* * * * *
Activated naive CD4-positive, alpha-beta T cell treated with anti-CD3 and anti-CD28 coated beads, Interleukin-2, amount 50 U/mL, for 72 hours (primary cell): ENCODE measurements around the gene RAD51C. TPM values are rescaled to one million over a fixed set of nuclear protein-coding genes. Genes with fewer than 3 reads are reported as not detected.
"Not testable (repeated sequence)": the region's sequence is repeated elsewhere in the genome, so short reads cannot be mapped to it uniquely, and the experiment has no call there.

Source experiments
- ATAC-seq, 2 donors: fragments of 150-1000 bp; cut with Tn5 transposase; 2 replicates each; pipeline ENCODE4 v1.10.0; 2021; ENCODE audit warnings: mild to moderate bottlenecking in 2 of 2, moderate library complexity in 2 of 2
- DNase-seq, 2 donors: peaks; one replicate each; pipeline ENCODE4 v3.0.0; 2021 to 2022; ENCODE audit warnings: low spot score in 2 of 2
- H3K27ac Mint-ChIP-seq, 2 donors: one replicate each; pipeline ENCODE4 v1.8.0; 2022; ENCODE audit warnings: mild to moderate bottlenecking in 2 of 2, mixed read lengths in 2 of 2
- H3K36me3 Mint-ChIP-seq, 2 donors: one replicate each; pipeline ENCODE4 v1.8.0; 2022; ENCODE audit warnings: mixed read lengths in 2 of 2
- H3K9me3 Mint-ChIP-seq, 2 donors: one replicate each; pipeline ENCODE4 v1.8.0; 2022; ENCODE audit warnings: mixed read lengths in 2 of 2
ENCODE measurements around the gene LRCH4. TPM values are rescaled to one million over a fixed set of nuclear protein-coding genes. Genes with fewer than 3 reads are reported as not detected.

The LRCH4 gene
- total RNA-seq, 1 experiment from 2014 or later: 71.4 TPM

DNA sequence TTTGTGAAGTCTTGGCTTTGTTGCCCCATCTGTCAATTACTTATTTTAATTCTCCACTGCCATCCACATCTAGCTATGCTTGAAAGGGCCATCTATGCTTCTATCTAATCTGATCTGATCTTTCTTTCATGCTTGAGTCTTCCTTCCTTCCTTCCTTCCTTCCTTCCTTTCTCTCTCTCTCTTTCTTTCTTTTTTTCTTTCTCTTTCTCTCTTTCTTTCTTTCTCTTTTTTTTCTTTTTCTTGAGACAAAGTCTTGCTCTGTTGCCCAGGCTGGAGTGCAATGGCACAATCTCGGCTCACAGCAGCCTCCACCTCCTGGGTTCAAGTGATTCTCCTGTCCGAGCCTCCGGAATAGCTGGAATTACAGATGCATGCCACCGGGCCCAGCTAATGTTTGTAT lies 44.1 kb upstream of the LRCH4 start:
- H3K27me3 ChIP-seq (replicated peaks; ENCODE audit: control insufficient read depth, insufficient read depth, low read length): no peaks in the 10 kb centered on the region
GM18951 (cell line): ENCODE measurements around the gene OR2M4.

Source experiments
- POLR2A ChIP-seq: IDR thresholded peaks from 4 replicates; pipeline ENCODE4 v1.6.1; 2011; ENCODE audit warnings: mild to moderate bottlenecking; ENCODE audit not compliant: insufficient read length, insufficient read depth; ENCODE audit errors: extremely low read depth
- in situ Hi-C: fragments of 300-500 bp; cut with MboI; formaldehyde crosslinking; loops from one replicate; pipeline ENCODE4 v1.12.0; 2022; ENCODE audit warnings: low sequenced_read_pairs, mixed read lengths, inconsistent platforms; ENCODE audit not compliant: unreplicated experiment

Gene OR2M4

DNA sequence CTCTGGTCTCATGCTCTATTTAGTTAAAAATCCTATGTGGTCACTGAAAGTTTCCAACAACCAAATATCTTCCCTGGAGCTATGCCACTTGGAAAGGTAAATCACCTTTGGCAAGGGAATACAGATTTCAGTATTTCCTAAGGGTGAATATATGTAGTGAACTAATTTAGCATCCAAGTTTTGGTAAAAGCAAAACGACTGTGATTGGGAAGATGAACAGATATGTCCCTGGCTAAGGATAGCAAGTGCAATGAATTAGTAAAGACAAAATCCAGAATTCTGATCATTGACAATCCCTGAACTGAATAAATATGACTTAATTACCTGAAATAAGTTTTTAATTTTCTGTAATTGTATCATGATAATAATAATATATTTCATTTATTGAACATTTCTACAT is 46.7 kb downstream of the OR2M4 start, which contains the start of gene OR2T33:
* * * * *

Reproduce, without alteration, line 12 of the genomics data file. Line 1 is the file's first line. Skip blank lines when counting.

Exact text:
DNA sequence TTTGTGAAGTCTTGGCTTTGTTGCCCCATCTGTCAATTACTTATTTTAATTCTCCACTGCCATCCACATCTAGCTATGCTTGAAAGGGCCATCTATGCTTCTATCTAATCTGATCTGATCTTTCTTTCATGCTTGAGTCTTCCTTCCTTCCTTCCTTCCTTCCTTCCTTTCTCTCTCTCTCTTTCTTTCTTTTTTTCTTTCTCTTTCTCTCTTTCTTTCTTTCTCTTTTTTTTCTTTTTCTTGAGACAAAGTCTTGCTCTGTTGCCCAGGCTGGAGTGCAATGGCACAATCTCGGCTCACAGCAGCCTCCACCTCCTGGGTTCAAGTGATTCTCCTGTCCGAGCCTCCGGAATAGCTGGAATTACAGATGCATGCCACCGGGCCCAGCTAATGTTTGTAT lies 44.1 kb upstream of the LRCH4 start: